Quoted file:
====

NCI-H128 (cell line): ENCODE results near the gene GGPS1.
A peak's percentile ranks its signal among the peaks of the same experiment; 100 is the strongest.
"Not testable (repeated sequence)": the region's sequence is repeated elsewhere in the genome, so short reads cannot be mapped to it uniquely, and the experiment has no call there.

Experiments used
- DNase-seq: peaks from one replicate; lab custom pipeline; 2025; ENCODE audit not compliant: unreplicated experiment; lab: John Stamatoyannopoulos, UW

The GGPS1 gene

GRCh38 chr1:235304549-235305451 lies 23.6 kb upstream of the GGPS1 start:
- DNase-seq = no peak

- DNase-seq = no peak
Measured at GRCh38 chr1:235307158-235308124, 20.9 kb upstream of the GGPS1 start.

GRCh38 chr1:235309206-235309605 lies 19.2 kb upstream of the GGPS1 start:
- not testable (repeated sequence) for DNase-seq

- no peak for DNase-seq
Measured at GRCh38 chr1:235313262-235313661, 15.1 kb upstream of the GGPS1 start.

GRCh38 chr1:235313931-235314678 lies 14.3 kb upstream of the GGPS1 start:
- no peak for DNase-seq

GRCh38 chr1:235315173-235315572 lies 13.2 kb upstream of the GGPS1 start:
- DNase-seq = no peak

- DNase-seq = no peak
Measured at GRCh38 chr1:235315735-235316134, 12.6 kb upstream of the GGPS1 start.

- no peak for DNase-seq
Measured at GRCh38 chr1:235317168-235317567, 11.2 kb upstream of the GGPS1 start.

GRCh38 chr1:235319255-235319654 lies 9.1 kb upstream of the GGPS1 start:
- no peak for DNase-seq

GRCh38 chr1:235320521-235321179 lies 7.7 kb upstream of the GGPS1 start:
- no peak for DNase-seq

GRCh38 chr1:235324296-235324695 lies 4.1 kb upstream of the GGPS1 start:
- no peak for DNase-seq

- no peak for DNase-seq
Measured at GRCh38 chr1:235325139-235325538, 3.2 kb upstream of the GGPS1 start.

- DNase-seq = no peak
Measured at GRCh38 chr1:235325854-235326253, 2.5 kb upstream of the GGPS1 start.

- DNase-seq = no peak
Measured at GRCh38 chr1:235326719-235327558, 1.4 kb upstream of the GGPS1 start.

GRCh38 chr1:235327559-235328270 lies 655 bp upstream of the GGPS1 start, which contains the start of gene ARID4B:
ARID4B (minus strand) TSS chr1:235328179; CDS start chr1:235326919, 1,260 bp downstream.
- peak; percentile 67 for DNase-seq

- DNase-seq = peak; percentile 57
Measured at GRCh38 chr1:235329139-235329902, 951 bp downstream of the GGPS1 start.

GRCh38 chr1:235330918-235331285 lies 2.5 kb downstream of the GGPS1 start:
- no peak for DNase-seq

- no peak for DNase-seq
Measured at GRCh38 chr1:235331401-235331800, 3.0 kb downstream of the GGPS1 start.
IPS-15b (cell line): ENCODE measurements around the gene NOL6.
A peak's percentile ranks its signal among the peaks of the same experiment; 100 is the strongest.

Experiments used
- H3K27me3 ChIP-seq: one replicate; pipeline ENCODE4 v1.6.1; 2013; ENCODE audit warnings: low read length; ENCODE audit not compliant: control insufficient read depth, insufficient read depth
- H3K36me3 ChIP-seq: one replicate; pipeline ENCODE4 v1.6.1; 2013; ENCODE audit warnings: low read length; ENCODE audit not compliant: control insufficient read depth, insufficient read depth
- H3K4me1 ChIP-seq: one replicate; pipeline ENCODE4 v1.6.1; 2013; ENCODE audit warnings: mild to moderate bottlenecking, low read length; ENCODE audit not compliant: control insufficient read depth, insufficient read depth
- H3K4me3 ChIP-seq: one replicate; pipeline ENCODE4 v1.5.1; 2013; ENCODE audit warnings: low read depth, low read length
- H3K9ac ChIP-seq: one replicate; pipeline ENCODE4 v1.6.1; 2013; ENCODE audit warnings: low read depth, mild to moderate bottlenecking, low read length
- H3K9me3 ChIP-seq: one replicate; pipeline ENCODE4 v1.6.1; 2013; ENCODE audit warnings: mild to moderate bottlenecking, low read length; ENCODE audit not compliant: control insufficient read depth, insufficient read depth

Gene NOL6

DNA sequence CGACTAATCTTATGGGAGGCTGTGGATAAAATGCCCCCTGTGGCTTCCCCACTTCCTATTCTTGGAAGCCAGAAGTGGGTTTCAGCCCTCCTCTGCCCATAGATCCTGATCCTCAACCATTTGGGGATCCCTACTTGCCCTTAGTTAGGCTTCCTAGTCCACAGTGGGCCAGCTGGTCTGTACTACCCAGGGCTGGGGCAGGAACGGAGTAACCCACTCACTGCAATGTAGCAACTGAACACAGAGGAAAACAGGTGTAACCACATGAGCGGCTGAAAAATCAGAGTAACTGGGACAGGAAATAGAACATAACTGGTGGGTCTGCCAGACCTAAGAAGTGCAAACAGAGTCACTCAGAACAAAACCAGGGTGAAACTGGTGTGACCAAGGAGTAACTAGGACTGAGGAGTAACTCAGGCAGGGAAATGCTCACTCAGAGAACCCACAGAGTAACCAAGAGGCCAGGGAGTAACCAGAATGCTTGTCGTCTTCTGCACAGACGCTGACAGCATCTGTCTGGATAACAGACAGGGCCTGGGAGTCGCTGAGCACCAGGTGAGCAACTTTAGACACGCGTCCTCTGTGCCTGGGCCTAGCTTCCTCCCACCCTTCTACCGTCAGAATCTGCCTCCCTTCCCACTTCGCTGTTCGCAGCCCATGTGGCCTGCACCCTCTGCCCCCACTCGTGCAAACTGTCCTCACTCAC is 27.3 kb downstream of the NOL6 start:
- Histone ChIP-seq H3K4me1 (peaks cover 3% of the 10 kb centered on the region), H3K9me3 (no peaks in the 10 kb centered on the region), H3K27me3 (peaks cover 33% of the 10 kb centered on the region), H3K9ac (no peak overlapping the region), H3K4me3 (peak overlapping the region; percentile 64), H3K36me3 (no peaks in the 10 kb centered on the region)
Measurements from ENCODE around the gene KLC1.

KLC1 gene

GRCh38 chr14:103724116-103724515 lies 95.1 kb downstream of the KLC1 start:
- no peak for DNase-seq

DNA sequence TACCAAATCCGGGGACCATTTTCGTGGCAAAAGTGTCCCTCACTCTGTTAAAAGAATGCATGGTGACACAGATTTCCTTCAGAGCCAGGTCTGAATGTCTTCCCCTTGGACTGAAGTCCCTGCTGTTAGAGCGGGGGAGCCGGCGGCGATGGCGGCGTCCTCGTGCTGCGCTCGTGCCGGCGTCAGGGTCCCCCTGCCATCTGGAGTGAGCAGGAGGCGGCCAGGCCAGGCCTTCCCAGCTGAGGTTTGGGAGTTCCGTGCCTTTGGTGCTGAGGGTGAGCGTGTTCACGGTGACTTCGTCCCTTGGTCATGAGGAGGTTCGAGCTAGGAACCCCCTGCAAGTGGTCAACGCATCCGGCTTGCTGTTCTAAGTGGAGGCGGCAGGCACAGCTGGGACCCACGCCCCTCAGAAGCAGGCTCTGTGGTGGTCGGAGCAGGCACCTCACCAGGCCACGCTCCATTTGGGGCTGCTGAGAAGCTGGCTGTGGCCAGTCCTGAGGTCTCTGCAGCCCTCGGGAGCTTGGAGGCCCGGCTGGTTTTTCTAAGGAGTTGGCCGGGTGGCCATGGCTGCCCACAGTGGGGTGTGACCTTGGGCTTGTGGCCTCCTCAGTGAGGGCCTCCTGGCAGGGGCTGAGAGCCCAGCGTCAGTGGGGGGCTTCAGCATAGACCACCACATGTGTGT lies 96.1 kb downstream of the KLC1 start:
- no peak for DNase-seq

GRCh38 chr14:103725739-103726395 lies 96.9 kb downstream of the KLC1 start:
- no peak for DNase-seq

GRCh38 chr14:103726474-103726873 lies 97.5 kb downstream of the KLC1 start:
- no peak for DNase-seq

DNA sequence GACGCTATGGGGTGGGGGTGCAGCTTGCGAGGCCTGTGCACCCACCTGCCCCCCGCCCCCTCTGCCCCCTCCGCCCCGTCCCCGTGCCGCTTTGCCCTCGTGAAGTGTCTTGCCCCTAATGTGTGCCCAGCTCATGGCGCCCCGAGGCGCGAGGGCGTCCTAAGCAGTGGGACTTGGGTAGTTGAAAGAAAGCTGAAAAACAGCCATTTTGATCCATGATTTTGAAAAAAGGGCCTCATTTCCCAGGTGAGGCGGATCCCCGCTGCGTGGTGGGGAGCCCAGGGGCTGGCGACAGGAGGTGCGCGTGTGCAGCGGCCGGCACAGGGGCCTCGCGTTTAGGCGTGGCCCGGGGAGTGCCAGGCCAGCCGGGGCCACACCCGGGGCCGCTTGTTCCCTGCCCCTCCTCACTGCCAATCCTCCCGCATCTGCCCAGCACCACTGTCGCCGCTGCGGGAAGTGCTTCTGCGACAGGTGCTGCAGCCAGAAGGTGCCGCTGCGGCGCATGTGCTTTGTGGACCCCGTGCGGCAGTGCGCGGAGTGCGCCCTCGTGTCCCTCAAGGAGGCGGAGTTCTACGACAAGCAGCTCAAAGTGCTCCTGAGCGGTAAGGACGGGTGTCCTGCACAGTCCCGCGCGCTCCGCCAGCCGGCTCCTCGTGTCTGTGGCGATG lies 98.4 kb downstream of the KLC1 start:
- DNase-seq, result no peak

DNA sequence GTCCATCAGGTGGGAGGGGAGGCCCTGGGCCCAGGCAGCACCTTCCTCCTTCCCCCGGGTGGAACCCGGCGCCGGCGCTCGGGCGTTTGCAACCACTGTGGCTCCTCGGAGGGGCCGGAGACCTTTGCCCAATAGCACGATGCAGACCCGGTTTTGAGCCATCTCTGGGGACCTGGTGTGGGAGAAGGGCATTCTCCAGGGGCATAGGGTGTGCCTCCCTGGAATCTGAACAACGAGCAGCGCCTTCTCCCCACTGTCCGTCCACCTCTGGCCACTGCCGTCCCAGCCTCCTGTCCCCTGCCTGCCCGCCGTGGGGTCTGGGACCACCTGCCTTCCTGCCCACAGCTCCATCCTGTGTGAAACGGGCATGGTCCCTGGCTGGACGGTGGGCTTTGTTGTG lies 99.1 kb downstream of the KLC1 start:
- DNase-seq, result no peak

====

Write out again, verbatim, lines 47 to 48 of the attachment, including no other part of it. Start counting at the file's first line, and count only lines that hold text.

- H3K27me3 ChIP-seq: one replicate; pipeline ENCODE4 v1.6.1; 2013; ENCODE audit warnings: low read length; ENCODE audit not compliant: control insufficient read depth, insufficient read depth
- H3K36me3 ChIP-seq: one replicate; pipeline ENCODE4 v1.6.1; 2013; ENCODE audit warnings: low read length; ENCODE audit not compliant: control insufficient read depth, insufficient read depth